Linux in trouble

Crazy Richard Stallman’s temper tantrum over GPLv3 threatens to split Linux into two warring camps. has the skinny:

Despite that utopian anticapitalist bent, Linux and the “open-source” software movement have lured billions of dollars of investment from IBM, Hewlett-Packard, Red Hat and other tech vendors, plus corporate customers such as Wall Street banks, Google and Amazon and Hollywood special-effects shops. IBM has spent a billion dollars embracing Linux, using it as a counterweight to the Microsoft Windows monopoly and to Sun Microsystems’ Unix-based business.

Now Stallman is waging a new crusade that could end up toppling the revolution he helped create. He aims to impose new restrictions on IBM and any other tech firm that distributes software using even a single line of Linux code. They would be forbidden from using Linux software to block users from infringing on copyright and intellectual-property rights (“digital rights management”); and they would be barred from suing over alleged patent infringements related to Linux.

Stallman’s hold on the Linux movement stems from the radical group he formed in 1985: the Free Software Foundation. The Boston outfit, which he still runs, is guided by a “manifesto” he published that year, urging programmers (hackers) to join his socialist crusade. The group made Stallman a cult hero among hackers–and ended up holding licensing rights to crucial software components that make up the Linux system.

Stallman hopes to use that licensing power to slap the new restraints on the big tech vendors he so reviles. At worst it could split the Linux movement in two–one set of suppliers and customers deploying an older Linux version under the easier rules and a second world using a newer version governed by the new restrictions. That would threaten billions of dollars in Linux investment by customers and vendors alike.

It seems to me that the Forbes article is fundamentally correct. Stallman is a nutcase, and he’s trying to force the Linux community to do things his way, on penalty of losing the GNU tools. Stallman is trying to impose his concept of DRM on the Linux community, and a heck of a lot of very important people aren’t buying what he’s selling. So this will inevitably lead to a split between Stallmanized code and non-Stallmanized code.

It’s unpleasant to think about this, but it’s very likely to happen. Nobody can get Stallman under control, and he has enough fanatical followers to cause a serious split.

H/T IP Central.

3 thoughts on “Linux in trouble”

  1. Overblown. This argument has been going on for a while, particularly with graphics drivers. Yes, it can get nasty at times. But Stallman didn’t create it, he’s merely personifying it – that’s a very big difference.

    And it would be a big mistake to view it as about some crazy hippy guru – a lot of it comes from the lawsuits filed against programmers, which focus the mind far more than ideological pronouncements.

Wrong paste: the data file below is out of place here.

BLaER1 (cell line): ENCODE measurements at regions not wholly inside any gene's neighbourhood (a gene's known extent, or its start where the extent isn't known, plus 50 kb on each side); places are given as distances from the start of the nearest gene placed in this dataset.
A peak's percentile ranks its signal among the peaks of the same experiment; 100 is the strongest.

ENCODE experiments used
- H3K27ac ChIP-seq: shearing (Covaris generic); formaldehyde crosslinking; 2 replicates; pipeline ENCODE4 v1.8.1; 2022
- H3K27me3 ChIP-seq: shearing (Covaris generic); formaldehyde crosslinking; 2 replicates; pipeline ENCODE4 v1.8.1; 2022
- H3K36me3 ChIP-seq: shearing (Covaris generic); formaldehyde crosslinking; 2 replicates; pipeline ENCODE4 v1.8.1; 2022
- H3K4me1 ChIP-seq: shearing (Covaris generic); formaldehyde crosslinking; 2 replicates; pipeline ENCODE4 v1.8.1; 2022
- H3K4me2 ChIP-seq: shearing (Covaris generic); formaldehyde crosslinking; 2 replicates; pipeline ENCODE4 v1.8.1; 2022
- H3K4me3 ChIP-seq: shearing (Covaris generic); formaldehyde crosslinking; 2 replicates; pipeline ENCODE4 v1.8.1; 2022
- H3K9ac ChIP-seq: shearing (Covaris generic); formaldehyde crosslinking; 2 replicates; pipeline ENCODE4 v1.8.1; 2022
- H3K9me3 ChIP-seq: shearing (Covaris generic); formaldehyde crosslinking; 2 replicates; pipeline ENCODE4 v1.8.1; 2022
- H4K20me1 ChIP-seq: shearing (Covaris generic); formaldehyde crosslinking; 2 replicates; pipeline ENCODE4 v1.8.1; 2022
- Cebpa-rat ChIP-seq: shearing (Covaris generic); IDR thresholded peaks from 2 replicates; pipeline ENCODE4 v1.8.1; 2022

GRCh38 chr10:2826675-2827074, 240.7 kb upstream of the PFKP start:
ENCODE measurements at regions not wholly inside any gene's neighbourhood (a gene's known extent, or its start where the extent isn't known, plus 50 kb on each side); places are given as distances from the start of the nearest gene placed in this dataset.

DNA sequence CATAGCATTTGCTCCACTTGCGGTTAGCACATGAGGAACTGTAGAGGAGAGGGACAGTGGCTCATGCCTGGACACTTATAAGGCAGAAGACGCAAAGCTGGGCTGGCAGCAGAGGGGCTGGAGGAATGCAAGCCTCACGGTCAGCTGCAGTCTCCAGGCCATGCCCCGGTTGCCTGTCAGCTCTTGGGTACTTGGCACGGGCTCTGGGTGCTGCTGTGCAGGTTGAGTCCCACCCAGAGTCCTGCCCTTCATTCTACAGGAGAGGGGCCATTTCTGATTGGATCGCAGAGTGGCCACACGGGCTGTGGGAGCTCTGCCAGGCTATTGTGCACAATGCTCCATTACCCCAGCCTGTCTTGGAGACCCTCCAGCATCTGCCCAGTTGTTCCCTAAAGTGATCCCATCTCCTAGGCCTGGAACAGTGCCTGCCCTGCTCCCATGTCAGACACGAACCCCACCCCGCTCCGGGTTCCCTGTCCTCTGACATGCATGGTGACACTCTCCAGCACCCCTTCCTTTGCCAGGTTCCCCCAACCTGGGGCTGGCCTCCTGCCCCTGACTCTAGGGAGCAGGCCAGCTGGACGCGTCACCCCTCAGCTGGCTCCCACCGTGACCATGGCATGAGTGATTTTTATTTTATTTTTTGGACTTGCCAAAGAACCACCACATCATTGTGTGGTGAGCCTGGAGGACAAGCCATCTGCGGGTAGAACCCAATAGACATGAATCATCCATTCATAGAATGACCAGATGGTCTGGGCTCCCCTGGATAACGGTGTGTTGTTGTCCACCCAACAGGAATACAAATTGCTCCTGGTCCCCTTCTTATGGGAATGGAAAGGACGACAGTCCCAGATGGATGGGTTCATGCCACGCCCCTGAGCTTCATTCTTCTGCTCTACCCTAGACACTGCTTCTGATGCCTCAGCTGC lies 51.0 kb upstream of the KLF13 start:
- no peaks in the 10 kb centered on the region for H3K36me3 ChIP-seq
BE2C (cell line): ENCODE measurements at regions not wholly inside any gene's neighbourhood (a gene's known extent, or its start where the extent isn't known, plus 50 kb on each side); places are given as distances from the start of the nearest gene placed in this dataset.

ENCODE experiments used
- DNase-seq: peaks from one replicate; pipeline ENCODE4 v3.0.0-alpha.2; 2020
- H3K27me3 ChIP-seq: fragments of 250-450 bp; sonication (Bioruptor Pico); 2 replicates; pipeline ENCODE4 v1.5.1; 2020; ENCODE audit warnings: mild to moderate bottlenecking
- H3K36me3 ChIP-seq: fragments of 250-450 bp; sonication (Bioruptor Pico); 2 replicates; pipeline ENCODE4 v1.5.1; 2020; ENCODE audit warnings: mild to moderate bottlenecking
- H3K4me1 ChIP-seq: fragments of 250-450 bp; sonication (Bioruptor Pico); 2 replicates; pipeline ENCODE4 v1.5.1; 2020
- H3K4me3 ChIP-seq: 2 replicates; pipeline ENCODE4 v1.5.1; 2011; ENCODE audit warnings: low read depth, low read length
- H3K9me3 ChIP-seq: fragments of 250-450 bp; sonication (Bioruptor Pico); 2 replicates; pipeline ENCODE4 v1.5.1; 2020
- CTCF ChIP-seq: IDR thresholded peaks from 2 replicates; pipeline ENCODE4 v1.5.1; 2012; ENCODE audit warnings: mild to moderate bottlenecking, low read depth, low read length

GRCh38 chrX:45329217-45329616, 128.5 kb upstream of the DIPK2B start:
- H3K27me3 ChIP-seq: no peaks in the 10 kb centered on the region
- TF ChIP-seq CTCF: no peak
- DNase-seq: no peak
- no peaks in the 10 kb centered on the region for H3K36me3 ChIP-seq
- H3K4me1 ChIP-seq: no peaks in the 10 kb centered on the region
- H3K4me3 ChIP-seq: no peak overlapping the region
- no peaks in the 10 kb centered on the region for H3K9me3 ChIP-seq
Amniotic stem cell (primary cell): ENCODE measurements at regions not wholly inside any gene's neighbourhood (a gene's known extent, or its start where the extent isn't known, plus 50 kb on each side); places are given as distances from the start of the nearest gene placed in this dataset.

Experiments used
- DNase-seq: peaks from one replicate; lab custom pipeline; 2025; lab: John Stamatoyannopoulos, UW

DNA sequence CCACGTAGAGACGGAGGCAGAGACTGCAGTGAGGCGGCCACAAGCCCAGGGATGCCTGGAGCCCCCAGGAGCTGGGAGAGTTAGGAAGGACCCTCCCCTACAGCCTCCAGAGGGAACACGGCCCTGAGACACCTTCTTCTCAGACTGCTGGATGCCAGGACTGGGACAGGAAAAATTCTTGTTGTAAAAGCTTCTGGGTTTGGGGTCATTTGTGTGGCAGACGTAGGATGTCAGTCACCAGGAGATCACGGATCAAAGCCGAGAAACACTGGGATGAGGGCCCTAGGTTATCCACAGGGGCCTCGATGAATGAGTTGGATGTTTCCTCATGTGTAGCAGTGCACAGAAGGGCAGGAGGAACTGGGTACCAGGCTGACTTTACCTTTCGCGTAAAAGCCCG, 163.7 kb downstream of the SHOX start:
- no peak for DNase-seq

2. I’m aware that Stallman thinks nVidia is the demon capitalism personified, but that’s just a symptom of the impracticality of Open Source when it comes to hardware devices. 3Com and ATI have had the same issue with open source drivers: there are proprietary features in their hardware that enable it to perform very, very well, and which depend on close interaction with the driver code. Publishing the source code of the device driver is like handing a hardware design recipe to every knock-off shop in Taiwan to clone your hardware without paying the design engineers who made it work. So 3Com used to publish an open source driver for the masses that didn’t exploit the cool features, and a binary driver for x86 that did. That’s simply good business.

    The GPLv3 brouhaha is over a very different issue, DRM. Stallman doesn’t want anybody using his precious code to implement anybody’s DRM scheme, and he’s trying to use his power to force that down people’s throats. He’s either going to lose or Linux is going to lose, take your pick.

    This issue is not overblown at all.

  3. RMS is an ass, and here’s why. For years he has done NOTHING but rant and rave about the evils of capitalism while Linux has moved on without him. It moved on without him and Maddog Hall (whom I like) and is now a centerpiece in most data centers that I walk in to. When IBM, HP, Red Hat, Novell and other grabbed on to Linux, they took it to the next level.

    RMS didn’t like this. Now with GPL 3 he is trying to find some sort of relevance where he has had none. His Free Software Foundation…a joke. Don’t get me wrong…I like the idea, but it’s tough to convice companies to support you when the people that man your booth at Linux World and OSCON look like something out of a Marvel comic books. How do they expect to be taken seriously by large corporations when they are so counter to the prevailing corporate culture?

    RMS…I think it’s time to retire.

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